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A strategy to reduce inventory cost for new smiths?

As the summer looms and I realize I can’t put off opening my shop any longer I am realizing the realities of inventory costs. However I believe I have a plan that seems like a good idea. Would it be a good idea if I took pictures of brass and copper pieces and use those pictures to represent gold and rose gold so as to not spend hundreds of dollars and risk the piece not selling? Here’s how it would go: make a ring in copper, Take a few pictures, calculate the cost it would be in 10/14/18 karat rose gold, list the ring, get the order, buy 10 grams 24K and alloy to desired karat it rose gold, make the rose gold piece and send it out.

Is there any problem I am not accounting for?

ArgentumMoon

I used to work for a large jewellery company here in Toronto. They had 20 salespeople on the selling circuit. All of their rings a composition of brass and? and the metal was soft for setting.

The stones were all cubic zirconia. If they could do it, why not you? It’ll save you thousands of dollars. Your method is the better and safer route!!!..:wink:
GO FOR IT and you’ll save loads of money for insurance!
Gerrysdiamondsettingessays

.blogspot.com

Gerry, On my iPhone!

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This suggestion is only good if you know how to use PhotoShop or you have a friend who does. (This is good time to exchange goods for services.) Personally I think this is a better (and more ethical) manner of representing your jewelry while keeping your inventory costs manageable.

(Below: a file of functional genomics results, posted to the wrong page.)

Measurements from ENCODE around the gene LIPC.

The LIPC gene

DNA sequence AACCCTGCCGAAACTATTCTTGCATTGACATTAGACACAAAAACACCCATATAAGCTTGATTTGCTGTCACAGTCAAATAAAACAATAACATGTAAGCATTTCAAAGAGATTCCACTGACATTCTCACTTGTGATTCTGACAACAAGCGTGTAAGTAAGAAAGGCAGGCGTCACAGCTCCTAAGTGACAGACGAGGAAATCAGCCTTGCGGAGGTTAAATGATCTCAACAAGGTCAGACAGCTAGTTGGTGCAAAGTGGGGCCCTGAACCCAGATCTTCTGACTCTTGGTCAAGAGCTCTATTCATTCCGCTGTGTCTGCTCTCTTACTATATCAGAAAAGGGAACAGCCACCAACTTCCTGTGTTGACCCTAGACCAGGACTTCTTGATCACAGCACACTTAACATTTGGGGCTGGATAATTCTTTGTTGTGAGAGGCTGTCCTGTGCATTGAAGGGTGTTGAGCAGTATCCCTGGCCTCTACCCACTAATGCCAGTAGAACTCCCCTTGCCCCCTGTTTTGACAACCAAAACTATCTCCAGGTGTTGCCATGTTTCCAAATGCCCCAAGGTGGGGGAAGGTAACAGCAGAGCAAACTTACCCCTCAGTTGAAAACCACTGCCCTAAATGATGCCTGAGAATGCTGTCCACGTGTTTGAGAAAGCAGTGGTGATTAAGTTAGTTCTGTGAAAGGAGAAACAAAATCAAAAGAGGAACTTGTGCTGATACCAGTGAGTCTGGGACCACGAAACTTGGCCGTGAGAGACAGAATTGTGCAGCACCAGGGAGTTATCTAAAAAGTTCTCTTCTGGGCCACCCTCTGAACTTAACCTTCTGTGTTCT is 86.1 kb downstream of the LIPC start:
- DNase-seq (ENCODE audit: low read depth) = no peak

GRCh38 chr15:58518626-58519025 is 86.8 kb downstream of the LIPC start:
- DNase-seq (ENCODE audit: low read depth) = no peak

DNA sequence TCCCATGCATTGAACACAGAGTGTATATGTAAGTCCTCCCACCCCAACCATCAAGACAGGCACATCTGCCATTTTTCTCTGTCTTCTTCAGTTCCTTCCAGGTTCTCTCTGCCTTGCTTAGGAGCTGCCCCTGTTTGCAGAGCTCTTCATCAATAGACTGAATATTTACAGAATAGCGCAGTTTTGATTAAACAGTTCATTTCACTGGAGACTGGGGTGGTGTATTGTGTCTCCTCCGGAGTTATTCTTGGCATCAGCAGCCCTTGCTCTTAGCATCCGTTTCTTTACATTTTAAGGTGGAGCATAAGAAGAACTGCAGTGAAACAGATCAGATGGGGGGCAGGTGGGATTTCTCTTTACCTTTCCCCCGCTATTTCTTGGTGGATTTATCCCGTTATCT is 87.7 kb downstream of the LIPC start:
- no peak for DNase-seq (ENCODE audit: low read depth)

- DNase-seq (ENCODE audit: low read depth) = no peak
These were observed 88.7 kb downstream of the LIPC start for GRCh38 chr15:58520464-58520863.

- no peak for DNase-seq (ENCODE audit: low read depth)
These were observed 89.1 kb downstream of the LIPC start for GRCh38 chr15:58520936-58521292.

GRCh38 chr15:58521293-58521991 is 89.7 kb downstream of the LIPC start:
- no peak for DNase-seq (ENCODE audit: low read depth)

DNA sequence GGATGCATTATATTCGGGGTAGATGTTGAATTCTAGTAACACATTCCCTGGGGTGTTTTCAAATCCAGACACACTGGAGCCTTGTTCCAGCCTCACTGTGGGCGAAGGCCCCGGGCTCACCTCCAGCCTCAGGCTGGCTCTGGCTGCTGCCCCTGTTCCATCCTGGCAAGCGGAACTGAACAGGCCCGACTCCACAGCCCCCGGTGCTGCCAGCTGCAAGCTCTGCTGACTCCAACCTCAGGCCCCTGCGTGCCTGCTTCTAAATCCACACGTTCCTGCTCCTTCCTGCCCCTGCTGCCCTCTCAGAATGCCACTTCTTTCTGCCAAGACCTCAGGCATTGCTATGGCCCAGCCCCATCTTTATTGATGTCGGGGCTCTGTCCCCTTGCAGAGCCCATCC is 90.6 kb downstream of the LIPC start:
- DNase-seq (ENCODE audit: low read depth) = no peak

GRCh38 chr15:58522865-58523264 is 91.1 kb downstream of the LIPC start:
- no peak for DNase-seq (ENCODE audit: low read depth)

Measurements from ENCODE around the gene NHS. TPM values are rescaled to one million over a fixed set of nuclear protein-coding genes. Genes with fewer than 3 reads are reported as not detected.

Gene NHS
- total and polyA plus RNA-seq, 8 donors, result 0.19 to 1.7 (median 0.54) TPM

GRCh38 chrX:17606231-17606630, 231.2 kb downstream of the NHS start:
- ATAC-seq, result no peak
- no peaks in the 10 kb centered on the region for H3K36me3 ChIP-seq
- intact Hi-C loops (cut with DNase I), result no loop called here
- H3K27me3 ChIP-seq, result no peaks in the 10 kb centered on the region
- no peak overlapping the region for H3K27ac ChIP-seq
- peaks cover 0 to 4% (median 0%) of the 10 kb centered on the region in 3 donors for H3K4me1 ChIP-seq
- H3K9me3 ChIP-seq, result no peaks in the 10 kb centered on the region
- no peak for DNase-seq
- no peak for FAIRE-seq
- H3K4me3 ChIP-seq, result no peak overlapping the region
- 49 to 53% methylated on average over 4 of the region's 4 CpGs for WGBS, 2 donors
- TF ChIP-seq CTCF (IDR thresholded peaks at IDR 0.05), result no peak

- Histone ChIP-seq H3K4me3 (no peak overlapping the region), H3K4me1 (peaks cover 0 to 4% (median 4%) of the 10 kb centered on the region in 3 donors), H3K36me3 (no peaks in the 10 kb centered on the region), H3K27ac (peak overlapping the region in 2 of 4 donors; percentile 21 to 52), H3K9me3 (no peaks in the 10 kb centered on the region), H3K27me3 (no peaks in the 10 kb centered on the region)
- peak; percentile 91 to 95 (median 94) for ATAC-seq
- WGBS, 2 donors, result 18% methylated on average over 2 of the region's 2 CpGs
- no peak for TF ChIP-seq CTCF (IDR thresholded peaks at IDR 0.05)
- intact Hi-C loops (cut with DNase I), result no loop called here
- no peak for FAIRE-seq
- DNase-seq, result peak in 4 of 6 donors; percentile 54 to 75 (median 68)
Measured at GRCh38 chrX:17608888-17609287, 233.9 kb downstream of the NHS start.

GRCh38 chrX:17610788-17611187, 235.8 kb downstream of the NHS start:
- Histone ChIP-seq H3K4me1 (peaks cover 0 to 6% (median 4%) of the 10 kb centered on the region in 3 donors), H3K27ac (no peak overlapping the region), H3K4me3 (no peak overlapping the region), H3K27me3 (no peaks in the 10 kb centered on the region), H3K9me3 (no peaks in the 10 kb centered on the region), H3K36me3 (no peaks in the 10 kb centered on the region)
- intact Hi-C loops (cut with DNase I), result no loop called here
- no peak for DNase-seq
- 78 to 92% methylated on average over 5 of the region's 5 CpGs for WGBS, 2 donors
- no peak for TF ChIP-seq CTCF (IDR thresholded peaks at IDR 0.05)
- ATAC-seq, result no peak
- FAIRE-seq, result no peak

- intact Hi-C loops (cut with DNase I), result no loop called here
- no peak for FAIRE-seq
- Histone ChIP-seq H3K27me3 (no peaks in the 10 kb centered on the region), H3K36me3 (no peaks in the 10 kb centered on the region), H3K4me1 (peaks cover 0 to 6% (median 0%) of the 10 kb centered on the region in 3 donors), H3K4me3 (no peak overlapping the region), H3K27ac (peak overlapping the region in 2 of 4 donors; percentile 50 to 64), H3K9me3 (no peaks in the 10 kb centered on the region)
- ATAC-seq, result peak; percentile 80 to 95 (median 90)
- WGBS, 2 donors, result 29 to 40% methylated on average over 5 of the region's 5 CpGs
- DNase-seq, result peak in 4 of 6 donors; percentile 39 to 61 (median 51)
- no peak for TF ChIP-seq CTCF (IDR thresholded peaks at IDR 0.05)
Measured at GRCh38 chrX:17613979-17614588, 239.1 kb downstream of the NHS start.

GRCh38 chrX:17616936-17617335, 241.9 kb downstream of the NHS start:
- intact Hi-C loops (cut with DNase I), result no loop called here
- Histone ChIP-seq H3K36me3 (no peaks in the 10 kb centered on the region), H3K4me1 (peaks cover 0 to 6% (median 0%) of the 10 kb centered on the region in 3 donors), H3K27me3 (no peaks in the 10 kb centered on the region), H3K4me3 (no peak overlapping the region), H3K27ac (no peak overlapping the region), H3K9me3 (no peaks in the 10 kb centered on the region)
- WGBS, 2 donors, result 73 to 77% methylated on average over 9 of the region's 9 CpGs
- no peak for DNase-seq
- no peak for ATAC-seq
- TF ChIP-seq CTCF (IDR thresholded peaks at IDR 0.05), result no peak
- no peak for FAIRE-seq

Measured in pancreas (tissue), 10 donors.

You could make one ring in each alloy of gold you will be using. Take good, high-quality photos; then in PhotoShop, sample the alloy color and save it as a swatch. You can then apply your swatches to photos of you other rings by replacing the color of the base metal. Retail companies use this feature all the time on their web-sites; it allows the customer to see all of the colors in a product line.

You need to be very careful about using the base metal rings as stand-ins for gold: there are strict rules on truth-in-advertising and you could find yourself on the wrong-end of the legal dispute if a customer takes issue with your work.

I do this for the jewelry store I work with. They sometimes will have 1 piece created and need me to 'shop them into a different alloy. Like you said, as long as the photo is high quality and on a clean background it works wonderfully.